Today is the 54th anniversary of the death of Dashiell Hammett — and starts us toward the five year marker for this blog (although the website itself kicked off in late 2000 — hey, a fifteen year anniversary!).
As a mini-memorial, how about a little series of posts on Hammett’s story “Crooked Souls” from the October 15, 1923 issue of The Black Mask?
In many ways, this yarn about the Continental Op and kidnapping is one of the most interesting case studies you can get out of Hammett. It got a new title from Hammett himself, so you might know it better as “The Gatewood Caper.” And that new title came in early, within a couple of years of the story’s first appearance.
Sometime in the middle 1920s Hammett mocked-up a collection of Op stories under the title Including Murder, using tear sheets from Black Mask with holograph deletions and other changes. First he changed the title “Crooked Souls” to “The Gatewood Thing,” and then finally to “The Gatewood Caper.”
If you’ve read the story in most of the reprints of the last sixty-plus years, you know it as “The Gatewood Caper.” But when the collection Crime Stories from Library of America collected a bunch of Hammett’s stories in “pure text” form, they went back to the 1923 version from Black Mask and the first title.
I reviewed this book for Publishers Weekly — you can find the review in full on the Amazon page — but only had so many words available, so I left out one of the most interesting things in the differing texts.
Interesting to me, at any rate.
In general, I like the original pulp wording better, but in the case of “Crooked Souls” I thought more modern editors had done Hammett a huge favor by cutting something out. I was thinking Lillian Hellman had cut the wording, but Terry Zobeck in his series of posts about the editing Frederic Dannay did on Hammett short stories demonstrates that Hellman took her text for the standard collection The Big Knockover from the Dannay edits. As one example, every change Dannay made to the Op story “Corkscrew” is included in the Hellman-edited version, and she included only one of her own.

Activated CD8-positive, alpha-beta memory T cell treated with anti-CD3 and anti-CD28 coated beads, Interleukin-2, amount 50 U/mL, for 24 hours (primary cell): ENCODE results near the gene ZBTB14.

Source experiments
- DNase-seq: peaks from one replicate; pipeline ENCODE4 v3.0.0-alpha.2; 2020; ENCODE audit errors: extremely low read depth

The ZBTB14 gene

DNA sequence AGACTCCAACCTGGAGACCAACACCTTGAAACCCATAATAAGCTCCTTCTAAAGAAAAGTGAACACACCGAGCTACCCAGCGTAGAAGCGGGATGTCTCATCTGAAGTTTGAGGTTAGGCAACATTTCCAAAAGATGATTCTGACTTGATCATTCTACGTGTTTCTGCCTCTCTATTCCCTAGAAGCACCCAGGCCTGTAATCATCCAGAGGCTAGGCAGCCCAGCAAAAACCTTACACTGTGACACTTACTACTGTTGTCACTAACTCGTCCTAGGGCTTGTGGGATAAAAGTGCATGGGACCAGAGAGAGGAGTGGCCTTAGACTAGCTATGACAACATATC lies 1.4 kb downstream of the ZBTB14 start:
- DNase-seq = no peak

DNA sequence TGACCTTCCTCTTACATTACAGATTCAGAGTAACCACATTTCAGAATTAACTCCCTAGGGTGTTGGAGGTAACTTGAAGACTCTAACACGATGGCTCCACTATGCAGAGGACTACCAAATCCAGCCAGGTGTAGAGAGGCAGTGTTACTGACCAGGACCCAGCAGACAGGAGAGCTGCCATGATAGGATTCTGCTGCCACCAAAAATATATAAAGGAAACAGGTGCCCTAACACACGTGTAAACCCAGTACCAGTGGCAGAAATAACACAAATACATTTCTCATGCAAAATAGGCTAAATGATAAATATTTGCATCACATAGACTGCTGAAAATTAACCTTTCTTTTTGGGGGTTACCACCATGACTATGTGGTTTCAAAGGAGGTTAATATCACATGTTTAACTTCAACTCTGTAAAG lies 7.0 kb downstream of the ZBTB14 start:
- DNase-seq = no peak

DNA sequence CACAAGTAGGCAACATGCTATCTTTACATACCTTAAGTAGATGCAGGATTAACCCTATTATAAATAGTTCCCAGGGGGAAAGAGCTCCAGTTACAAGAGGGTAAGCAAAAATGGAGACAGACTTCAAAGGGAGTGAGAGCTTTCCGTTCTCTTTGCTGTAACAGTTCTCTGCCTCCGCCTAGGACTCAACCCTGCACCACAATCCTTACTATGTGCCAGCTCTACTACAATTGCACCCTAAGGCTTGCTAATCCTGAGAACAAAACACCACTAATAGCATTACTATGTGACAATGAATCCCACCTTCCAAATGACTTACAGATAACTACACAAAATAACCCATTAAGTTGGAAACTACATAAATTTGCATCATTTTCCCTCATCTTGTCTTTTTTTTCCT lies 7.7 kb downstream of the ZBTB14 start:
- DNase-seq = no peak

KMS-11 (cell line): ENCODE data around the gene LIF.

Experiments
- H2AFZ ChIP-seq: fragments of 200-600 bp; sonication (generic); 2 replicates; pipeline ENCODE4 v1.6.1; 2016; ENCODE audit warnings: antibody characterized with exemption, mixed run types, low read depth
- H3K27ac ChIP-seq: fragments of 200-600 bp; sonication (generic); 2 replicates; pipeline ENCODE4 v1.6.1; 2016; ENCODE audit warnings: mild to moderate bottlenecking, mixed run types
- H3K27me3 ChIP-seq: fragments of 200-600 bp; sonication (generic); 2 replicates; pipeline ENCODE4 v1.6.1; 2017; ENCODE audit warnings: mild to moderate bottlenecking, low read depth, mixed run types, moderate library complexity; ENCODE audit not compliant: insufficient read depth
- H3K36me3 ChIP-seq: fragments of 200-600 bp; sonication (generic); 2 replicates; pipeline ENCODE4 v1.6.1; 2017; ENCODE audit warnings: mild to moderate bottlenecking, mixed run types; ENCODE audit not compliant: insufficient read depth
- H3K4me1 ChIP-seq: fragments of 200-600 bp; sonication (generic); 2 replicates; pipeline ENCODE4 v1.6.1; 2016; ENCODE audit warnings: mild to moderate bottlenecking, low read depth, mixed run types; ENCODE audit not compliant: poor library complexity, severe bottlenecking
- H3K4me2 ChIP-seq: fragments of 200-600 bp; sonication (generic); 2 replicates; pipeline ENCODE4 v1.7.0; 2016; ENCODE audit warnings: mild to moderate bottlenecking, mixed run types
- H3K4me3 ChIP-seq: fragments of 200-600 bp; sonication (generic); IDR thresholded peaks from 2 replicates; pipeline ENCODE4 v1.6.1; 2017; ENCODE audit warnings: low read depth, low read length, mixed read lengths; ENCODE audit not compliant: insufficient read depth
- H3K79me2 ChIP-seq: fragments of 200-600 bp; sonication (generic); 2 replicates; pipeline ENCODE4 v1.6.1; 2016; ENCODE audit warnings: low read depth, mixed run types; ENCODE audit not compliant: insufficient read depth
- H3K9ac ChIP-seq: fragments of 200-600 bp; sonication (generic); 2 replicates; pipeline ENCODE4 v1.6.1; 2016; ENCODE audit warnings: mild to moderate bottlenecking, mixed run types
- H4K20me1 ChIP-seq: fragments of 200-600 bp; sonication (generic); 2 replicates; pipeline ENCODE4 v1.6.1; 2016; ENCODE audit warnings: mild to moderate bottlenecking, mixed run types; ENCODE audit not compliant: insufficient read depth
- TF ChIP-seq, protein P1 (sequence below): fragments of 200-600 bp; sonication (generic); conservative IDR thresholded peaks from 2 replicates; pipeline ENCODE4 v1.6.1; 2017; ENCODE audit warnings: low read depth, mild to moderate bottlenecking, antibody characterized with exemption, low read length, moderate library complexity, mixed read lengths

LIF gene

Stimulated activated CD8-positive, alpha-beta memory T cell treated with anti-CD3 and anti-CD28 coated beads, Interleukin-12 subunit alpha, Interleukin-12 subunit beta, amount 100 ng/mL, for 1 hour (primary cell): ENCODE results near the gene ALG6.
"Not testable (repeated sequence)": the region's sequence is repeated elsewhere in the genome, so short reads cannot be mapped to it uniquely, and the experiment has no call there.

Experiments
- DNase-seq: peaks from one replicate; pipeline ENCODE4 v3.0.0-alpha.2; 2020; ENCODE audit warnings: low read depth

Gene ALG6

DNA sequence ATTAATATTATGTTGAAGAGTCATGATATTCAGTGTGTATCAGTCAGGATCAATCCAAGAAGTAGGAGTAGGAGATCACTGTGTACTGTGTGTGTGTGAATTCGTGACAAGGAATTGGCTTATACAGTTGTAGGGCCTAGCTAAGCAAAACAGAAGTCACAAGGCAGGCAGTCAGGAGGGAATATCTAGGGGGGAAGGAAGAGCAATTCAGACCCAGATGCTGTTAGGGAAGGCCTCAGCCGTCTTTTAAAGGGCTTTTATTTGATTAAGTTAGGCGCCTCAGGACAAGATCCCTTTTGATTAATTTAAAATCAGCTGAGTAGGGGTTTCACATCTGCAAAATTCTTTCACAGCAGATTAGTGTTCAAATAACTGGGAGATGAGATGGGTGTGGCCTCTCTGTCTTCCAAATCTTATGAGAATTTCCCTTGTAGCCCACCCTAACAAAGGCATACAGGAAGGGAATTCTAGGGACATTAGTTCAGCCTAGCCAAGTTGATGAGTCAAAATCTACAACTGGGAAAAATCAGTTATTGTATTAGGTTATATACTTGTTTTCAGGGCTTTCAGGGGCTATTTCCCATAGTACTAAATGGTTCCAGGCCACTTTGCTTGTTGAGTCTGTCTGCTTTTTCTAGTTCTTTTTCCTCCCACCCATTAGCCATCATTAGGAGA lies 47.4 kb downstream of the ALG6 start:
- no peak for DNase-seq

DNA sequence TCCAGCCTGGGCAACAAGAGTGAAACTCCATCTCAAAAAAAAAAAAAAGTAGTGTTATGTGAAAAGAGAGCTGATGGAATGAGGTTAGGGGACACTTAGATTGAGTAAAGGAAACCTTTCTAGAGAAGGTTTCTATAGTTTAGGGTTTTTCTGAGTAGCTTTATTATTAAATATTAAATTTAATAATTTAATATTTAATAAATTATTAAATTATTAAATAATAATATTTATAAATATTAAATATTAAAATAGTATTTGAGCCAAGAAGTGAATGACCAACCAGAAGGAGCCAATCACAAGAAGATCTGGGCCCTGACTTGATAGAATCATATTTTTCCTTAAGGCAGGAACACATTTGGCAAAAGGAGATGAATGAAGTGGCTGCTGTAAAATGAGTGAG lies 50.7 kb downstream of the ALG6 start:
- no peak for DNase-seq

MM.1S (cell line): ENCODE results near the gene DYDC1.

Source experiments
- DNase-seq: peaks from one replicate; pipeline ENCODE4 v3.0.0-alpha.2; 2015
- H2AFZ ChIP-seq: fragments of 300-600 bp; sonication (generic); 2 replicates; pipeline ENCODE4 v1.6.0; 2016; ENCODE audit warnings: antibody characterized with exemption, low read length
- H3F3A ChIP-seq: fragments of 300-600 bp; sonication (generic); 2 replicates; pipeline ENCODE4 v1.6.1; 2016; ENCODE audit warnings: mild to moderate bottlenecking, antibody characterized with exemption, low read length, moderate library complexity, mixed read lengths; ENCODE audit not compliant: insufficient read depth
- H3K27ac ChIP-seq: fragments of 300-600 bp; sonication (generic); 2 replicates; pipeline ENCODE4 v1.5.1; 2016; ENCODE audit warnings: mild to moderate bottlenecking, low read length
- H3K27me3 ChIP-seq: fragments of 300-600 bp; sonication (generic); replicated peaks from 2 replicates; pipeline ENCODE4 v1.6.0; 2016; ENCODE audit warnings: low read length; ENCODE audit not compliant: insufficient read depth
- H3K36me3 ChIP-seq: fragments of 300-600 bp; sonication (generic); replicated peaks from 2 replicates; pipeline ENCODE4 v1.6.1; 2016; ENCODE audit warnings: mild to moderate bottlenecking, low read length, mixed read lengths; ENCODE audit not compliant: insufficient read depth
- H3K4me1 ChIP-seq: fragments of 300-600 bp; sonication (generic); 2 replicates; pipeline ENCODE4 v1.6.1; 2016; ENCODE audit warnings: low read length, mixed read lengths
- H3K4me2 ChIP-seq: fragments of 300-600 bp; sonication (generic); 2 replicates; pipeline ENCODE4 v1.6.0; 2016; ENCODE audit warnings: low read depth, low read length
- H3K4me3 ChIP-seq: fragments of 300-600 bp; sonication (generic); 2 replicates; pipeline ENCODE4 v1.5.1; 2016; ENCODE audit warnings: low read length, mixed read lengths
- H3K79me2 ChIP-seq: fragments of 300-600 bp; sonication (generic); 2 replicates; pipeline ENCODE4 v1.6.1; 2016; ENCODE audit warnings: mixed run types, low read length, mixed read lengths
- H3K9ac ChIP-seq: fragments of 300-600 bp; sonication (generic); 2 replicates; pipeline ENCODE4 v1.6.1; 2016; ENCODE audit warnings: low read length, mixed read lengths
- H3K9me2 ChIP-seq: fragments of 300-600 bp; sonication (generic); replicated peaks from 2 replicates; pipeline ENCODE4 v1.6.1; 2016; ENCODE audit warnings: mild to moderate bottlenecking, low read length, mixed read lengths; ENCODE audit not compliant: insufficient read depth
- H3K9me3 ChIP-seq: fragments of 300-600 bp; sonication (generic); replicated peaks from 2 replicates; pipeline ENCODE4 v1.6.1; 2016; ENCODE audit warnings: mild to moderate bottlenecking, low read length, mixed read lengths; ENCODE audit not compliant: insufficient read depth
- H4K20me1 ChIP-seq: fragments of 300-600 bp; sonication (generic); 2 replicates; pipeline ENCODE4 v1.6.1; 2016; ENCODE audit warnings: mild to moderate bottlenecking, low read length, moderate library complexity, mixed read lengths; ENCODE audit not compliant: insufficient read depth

So, what did I agree really needed to be cut?
The Op is running through his reasons why he didn’t think the victim was actually kidnapped, and the first words out of his yap are:
“. . .I’m a little doubtful about grown persons being kidnapped in cities. Maybe it really happens sometimes, but at least nine-tenths of the cases you hear about are fakes.”
I thought, yeah, in 1923 that may have sounded like a solid explanation, but now??? Jeez, people get abducted all the time.
It is possible that Hammett himself made the change for Including Murder, though I suspect it wouldn’t have occurred to him by that time. Someone can check it out in the archives and let people know. By the 1930s kidnapping was rampant — Dillinger and Bonnie and Clyde got in on the action — so if Hammett ever looked back at his pulp stories it’s likely he might have made the change by then.
Terry Zobeck indicates that in Hammett’s other major yarn about kidnapping — “Death and Company” — Hammett himself may have contributed to updating the references to kidnapping as the story went into newspaper reprints, to keep it current. At this moment, it is impossible to say with certainty, but I think Hammett would have agreed completely with whoever blue-penciled one of the Op’s less believable explanations.
You don’t want your detective to look like a sap.
Now, I’ll hand this little tribute over to Terry Zobeck himself, and return later with more on the subject of being kidnapped off the streets of the big city.